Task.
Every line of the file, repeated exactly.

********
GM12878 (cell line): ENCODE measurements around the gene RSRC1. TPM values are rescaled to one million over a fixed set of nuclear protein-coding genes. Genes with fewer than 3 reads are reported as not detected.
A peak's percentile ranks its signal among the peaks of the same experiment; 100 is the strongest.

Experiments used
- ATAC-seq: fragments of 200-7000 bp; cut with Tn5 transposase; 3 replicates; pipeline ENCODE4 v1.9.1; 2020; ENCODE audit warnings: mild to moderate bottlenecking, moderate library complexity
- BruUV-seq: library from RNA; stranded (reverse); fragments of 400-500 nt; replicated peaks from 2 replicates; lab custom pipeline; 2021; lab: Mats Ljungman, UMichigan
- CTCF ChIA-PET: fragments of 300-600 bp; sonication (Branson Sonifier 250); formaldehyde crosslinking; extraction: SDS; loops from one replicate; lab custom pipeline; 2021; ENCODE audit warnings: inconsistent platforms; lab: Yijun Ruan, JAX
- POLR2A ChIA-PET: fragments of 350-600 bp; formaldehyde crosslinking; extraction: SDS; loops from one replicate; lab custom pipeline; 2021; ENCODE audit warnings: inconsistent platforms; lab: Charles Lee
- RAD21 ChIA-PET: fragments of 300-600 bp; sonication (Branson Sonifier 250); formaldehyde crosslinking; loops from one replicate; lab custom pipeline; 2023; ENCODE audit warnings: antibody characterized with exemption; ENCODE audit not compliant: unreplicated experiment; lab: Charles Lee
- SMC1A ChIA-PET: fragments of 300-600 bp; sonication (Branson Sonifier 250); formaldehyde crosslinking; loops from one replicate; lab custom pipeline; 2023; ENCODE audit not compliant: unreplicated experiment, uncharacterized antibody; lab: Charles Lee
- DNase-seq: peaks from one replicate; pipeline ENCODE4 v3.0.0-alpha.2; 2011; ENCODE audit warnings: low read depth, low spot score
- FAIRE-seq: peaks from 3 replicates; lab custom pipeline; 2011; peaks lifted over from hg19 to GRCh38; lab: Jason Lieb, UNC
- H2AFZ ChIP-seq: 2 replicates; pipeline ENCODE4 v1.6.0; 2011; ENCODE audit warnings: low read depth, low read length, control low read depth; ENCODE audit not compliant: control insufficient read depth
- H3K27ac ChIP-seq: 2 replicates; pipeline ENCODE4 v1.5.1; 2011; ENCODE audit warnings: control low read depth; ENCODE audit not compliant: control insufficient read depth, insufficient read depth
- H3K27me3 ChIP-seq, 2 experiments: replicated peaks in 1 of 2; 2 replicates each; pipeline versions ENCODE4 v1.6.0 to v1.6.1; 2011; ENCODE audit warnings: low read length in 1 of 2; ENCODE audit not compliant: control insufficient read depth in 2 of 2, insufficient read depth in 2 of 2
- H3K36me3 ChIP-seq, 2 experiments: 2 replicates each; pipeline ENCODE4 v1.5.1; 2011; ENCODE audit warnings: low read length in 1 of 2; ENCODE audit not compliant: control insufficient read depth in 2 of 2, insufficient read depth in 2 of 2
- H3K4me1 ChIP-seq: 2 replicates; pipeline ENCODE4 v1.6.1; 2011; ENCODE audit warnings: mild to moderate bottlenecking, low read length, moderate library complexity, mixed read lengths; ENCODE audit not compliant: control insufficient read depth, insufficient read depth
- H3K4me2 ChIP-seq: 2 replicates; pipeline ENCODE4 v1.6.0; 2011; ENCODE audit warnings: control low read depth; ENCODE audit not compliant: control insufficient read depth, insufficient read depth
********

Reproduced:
GM12878 (cell line): ENCODE measurements around the gene RSRC1. TPM values are rescaled to one million over a fixed set of nuclear protein-coding genes. Genes with fewer than 3 reads are reported as not detected.
A peak's percentile ranks its signal among the peaks of the same experiment; 100 is the strongest.

Experiments used
- ATAC-seq: fragments of 200-7000 bp; cut with Tn5 transposase; 3 replicates; pipeline ENCODE4 v1.9.1; 2020; ENCODE audit warnings: mild to moderate bottlenecking, moderate library complexity
- BruUV-seq: library from RNA; stranded (reverse); fragments of 400-500 nt; replicated peaks from 2 replicates; lab custom pipeline; 2021; lab: Mats Ljungman, UMichigan
- CTCF ChIA-PET: fragments of 300-600 bp; sonication (Branson Sonifier 250); formaldehyde crosslinking; extraction: SDS; loops from one replicate; lab custom pipeline; 2021; ENCODE audit warnings: inconsistent platforms; lab: Yijun Ruan, JAX
- POLR2A ChIA-PET: fragments of 350-600 bp; formaldehyde crosslinking; extraction: SDS; loops from one replicate; lab custom pipeline; 2021; ENCODE audit warnings: inconsistent platforms; lab: Charles Lee
- RAD21 ChIA-PET: fragments of 300-600 bp; sonication (Branson Sonifier 250); formaldehyde crosslinking; loops from one replicate; lab custom pipeline; 2023; ENCODE audit warnings: antibody characterized with exemption; ENCODE audit not compliant: unreplicated experiment; lab: Charles Lee
- SMC1A ChIA-PET: fragments of 300-600 bp; sonication (Branson Sonifier 250); formaldehyde crosslinking; loops from one replicate; lab custom pipeline; 2023; ENCODE audit not compliant: unreplicated experiment, uncharacterized antibody; lab: Charles Lee
- DNase-seq: peaks from one replicate; pipeline ENCODE4 v3.0.0-alpha.2; 2011; ENCODE audit warnings: low read depth, low spot score
- FAIRE-seq: peaks from 3 replicates; lab custom pipeline; 2011; peaks lifted over from hg19 to GRCh38; lab: Jason Lieb, UNC
- H2AFZ ChIP-seq: 2 replicates; pipeline ENCODE4 v1.6.0; 2011; ENCODE audit warnings: low read depth, low read length, control low read depth; ENCODE audit not compliant: control insufficient read depth
- H3K27ac ChIP-seq: 2 replicates; pipeline ENCODE4 v1.5.1; 2011; ENCODE audit warnings: control low read depth; ENCODE audit not compliant: control insufficient read depth, insufficient read depth
- H3K27me3 ChIP-seq, 2 experiments: replicated peaks in 1 of 2; 2 replicates each; pipeline versions ENCODE4 v1.6.0 to v1.6.1; 2011; ENCODE audit warnings: low read length in 1 of 2; ENCODE audit not compliant: control insufficient read depth in 2 of 2, insufficient read depth in 2 of 2
- H3K36me3 ChIP-seq, 2 experiments: 2 replicates each; pipeline ENCODE4 v1.5.1; 2011; ENCODE audit warnings: low read length in 1 of 2; ENCODE audit not compliant: control insufficient read depth in 2 of 2, insufficient read depth in 2 of 2
- H3K4me1 ChIP-seq: 2 replicates; pipeline ENCODE4 v1.6.1; 2011; ENCODE audit warnings: mild to moderate bottlenecking, low read length, moderate library complexity, mixed read lengths; ENCODE audit not compliant: control insufficient read depth, insufficient read depth
- H3K4me2 ChIP-seq: 2 replicates; pipeline ENCODE4 v1.6.0; 2011; ENCODE audit warnings: control low read depth; ENCODE audit not compliant: control insufficient read depth, insufficient read depth